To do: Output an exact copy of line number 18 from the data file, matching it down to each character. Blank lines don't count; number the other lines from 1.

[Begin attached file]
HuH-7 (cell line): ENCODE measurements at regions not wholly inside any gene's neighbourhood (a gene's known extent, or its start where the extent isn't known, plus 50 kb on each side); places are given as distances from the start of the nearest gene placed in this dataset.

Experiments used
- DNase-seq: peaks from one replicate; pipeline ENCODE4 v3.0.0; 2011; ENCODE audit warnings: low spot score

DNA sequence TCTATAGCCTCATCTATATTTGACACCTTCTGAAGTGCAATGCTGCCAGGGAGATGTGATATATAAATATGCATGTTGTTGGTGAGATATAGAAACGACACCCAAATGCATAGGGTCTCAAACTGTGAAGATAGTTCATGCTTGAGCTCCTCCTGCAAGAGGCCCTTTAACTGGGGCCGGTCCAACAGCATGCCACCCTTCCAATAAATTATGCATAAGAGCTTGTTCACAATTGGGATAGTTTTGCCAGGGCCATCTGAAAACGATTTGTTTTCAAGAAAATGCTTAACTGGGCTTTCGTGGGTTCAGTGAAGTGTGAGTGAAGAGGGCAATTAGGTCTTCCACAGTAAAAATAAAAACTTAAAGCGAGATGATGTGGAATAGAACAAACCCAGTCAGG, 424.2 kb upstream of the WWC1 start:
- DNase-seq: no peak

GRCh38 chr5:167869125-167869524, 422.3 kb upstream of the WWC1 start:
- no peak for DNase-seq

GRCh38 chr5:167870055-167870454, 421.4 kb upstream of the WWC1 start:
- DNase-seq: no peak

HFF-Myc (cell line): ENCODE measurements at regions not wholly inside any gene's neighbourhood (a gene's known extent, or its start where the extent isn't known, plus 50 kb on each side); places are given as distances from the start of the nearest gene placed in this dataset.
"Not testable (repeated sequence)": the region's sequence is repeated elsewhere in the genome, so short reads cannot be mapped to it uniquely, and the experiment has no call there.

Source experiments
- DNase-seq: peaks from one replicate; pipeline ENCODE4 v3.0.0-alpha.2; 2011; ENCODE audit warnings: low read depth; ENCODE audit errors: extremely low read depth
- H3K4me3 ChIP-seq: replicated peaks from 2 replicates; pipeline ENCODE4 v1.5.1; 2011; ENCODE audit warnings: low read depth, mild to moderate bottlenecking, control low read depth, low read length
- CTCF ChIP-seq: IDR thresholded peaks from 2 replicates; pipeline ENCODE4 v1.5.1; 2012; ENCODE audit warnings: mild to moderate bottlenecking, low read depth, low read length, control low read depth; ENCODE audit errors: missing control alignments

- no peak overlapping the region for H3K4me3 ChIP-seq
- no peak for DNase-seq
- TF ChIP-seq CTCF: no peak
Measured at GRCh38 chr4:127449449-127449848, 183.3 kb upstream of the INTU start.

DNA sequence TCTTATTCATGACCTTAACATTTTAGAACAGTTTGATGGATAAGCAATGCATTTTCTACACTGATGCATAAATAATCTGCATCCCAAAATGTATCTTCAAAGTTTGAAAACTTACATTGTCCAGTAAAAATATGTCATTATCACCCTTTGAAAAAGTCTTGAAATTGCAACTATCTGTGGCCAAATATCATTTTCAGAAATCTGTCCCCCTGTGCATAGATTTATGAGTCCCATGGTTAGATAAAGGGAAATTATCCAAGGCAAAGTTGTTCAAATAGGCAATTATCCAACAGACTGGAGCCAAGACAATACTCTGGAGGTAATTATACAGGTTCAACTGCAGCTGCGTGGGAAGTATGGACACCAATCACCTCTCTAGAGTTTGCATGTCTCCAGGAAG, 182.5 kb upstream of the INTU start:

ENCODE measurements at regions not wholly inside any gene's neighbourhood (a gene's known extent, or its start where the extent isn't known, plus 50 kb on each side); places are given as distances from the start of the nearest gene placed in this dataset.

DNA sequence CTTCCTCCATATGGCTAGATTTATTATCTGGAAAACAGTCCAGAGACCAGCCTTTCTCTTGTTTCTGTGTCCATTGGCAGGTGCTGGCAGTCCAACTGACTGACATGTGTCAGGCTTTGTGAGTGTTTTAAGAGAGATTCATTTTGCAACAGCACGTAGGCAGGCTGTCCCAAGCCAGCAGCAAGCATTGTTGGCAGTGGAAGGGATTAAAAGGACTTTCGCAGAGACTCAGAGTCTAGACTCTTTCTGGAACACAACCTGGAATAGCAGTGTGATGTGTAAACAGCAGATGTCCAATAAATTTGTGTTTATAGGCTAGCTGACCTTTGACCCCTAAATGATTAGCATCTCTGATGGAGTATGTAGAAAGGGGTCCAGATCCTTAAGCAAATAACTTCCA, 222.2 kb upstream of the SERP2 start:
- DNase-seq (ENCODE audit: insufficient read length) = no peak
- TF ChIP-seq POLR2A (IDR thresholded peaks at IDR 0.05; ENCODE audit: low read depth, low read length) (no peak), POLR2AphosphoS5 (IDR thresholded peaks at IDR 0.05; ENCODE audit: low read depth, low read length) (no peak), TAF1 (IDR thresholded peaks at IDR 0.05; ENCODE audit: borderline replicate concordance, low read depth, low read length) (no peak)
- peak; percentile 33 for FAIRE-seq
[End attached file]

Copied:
- TF ChIP-seq CTCF: no peak